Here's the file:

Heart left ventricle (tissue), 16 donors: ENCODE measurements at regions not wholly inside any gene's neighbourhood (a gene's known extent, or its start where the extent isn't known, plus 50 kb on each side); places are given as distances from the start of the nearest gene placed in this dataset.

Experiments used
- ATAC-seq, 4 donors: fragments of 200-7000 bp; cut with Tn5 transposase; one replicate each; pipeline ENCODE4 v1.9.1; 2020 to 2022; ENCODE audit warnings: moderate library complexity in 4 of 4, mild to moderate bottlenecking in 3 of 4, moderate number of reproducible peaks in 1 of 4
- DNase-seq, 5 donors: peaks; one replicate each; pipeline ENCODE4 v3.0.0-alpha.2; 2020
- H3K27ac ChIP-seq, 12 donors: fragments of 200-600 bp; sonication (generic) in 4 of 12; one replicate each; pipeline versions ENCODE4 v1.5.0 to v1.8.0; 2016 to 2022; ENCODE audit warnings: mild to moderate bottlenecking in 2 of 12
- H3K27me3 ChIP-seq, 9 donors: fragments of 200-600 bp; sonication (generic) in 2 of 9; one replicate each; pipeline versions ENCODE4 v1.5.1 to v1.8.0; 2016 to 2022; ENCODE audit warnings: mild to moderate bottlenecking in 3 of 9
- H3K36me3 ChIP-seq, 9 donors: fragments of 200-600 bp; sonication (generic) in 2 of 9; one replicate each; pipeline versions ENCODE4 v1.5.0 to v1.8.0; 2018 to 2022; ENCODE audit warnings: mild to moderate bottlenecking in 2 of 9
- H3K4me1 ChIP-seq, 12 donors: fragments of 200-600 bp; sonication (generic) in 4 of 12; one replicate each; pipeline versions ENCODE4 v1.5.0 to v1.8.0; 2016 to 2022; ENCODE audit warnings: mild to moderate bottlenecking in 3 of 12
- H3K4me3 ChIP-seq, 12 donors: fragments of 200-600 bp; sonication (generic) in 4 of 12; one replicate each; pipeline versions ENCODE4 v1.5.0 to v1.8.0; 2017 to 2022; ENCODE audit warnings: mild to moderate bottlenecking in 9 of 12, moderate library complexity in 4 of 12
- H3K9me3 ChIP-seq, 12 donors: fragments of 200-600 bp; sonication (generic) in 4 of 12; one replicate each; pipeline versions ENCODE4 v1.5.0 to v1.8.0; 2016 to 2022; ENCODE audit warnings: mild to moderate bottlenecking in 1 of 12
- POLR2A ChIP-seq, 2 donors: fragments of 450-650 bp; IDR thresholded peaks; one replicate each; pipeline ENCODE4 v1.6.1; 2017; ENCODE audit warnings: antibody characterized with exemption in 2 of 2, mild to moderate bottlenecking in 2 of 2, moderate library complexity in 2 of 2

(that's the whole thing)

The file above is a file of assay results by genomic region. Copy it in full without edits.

Heart left ventricle (tissue), 16 donors: ENCODE measurements at regions not wholly inside any gene's neighbourhood (a gene's known extent, or its start where the extent isn't known, plus 50 kb on each side); places are given as distances from the start of the nearest gene placed in this dataset.

Experiments used
- ATAC-seq, 4 donors: fragments of 200-7000 bp; cut with Tn5 transposase; one replicate each; pipeline ENCODE4 v1.9.1; 2020 to 2022; ENCODE audit warnings: moderate library complexity in 4 of 4, mild to moderate bottlenecking in 3 of 4, moderate number of reproducible peaks in 1 of 4
- DNase-seq, 5 donors: peaks; one replicate each; pipeline ENCODE4 v3.0.0-alpha.2; 2020
- H3K27ac ChIP-seq, 12 donors: fragments of 200-600 bp; sonication (generic) in 4 of 12; one replicate each; pipeline versions ENCODE4 v1.5.0 to v1.8.0; 2016 to 2022; ENCODE audit warnings: mild to moderate bottlenecking in 2 of 12
- H3K27me3 ChIP-seq, 9 donors: fragments of 200-600 bp; sonication (generic) in 2 of 9; one replicate each; pipeline versions ENCODE4 v1.5.1 to v1.8.0; 2016 to 2022; ENCODE audit warnings: mild to moderate bottlenecking in 3 of 9
- H3K36me3 ChIP-seq, 9 donors: fragments of 200-600 bp; sonication (generic) in 2 of 9; one replicate each; pipeline versions ENCODE4 v1.5.0 to v1.8.0; 2018 to 2022; ENCODE audit warnings: mild to moderate bottlenecking in 2 of 9
- H3K4me1 ChIP-seq, 12 donors: fragments of 200-600 bp; sonication (generic) in 4 of 12; one replicate each; pipeline versions ENCODE4 v1.5.0 to v1.8.0; 2016 to 2022; ENCODE audit warnings: mild to moderate bottlenecking in 3 of 12
- H3K4me3 ChIP-seq, 12 donors: fragments of 200-600 bp; sonication (generic) in 4 of 12; one replicate each; pipeline versions ENCODE4 v1.5.0 to v1.8.0; 2017 to 2022; ENCODE audit warnings: mild to moderate bottlenecking in 9 of 12, moderate library complexity in 4 of 12
- H3K9me3 ChIP-seq, 12 donors: fragments of 200-600 bp; sonication (generic) in 4 of 12; one replicate each; pipeline versions ENCODE4 v1.5.0 to v1.8.0; 2016 to 2022; ENCODE audit warnings: mild to moderate bottlenecking in 1 of 12
- POLR2A ChIP-seq, 2 donors: fragments of 450-650 bp; IDR thresholded peaks; one replicate each; pipeline ENCODE4 v1.6.1; 2017; ENCODE audit warnings: antibody characterized with exemption in 2 of 2, mild to moderate bottlenecking in 2 of 2, moderate library complexity in 2 of 2